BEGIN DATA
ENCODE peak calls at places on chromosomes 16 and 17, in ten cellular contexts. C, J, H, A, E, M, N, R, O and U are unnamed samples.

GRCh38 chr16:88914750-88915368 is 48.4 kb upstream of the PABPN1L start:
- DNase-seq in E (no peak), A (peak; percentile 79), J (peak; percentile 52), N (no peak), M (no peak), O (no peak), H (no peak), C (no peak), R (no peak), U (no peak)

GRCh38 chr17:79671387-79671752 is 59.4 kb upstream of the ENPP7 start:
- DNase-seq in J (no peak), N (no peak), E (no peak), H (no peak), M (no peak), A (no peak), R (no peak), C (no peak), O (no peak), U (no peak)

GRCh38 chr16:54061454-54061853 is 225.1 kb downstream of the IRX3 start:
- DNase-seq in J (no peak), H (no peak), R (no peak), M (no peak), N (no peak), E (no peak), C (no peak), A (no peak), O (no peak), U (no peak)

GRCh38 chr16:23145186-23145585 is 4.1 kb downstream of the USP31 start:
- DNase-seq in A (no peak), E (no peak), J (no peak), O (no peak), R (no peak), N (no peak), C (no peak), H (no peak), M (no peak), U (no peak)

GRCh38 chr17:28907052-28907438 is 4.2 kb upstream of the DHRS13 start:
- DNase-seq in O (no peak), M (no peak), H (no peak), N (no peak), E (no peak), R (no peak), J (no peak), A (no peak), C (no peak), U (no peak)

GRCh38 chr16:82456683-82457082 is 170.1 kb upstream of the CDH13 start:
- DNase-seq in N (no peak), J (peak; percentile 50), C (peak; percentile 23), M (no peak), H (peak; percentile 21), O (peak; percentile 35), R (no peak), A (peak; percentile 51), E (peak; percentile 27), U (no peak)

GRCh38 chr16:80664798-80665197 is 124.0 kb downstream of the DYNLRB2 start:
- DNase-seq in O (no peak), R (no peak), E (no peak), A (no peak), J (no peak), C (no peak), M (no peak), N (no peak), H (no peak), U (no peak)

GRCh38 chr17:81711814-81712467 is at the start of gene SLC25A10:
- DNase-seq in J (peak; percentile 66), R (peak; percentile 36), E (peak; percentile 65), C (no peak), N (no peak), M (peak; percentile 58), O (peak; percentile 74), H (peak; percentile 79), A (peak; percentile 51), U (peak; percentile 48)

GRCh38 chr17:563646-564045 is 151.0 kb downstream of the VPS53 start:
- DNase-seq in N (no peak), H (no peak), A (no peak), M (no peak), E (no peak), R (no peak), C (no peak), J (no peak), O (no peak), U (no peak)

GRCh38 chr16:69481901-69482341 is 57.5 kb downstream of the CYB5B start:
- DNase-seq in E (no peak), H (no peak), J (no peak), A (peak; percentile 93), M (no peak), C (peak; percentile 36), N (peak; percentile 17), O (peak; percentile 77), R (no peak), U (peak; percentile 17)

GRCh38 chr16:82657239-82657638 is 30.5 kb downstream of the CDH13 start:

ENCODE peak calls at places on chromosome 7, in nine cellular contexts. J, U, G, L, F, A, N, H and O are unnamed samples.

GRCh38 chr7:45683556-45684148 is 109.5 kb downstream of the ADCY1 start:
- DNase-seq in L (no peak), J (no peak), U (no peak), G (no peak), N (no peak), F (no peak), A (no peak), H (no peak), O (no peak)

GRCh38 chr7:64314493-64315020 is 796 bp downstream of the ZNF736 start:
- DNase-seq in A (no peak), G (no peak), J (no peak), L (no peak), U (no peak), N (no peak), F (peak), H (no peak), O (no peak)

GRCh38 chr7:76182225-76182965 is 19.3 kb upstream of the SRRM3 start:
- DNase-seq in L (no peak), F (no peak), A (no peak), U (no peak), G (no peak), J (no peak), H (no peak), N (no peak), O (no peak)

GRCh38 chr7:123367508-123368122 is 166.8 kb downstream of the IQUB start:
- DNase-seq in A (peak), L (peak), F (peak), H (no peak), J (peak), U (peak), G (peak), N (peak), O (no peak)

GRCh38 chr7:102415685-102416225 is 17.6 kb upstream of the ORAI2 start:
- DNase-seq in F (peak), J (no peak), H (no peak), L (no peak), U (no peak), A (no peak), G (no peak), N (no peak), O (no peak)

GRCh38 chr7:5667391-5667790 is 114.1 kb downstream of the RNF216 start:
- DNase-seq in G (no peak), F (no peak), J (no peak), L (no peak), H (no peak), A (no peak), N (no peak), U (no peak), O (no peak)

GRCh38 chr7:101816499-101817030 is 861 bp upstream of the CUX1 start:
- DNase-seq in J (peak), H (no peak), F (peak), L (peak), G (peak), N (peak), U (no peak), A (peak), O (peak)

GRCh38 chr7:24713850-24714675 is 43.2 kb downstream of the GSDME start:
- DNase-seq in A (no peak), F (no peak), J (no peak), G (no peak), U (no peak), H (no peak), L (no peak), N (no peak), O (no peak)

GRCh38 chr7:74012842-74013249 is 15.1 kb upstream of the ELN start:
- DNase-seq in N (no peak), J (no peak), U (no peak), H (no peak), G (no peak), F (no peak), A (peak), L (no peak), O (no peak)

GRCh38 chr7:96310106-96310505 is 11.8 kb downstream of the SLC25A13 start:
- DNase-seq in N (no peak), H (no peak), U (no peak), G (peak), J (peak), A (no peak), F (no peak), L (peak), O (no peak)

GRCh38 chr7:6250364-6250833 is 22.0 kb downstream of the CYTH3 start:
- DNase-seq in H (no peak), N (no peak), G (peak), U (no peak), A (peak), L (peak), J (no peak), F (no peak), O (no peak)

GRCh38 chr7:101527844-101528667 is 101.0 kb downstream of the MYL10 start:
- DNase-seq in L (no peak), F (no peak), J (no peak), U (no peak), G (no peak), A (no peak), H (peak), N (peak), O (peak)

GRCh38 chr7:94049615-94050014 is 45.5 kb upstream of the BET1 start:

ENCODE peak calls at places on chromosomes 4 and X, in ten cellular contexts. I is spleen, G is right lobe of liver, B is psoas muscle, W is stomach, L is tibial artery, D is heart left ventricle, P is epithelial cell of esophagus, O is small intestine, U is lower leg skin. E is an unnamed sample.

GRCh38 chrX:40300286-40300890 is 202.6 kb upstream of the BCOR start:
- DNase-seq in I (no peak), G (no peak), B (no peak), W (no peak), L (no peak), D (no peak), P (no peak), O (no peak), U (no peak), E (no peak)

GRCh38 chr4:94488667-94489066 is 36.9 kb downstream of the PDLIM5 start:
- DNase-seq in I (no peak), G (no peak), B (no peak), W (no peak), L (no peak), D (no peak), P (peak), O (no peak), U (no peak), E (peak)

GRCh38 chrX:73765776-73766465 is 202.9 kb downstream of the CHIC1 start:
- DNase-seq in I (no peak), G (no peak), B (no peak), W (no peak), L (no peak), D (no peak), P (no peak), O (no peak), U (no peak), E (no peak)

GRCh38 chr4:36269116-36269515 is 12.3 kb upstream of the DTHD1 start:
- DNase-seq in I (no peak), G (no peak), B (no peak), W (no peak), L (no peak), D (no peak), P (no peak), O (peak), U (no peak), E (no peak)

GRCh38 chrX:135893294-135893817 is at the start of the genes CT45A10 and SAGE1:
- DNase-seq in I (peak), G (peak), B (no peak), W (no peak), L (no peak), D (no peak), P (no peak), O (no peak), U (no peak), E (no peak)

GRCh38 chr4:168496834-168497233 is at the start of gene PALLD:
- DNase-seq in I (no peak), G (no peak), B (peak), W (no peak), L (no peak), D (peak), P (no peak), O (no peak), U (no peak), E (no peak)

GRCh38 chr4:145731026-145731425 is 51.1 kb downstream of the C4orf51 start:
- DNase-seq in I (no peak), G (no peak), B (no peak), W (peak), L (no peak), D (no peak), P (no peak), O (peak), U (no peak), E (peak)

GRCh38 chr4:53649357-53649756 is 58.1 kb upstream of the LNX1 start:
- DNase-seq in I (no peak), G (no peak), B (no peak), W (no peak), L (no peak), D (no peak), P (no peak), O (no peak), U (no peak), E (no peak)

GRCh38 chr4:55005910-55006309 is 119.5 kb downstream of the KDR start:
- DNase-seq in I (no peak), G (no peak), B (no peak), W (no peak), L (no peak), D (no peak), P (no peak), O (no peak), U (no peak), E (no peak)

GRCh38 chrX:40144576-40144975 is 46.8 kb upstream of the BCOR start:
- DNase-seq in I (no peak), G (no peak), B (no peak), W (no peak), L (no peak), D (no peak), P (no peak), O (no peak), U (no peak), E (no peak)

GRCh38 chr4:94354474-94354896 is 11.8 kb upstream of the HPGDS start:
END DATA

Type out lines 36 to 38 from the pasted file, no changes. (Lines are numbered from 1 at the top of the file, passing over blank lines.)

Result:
GRCh38 chr7:101816499-101817030 is 861 bp upstream of the CUX1 start:
- DNase-seq in J (peak), H (no peak), F (peak), L (peak), G (peak), N (peak), U (no peak), A (peak), O (peak)

GRCh38 chr7:24713850-24714675 is 43.2 kb downstream of the GSDME start: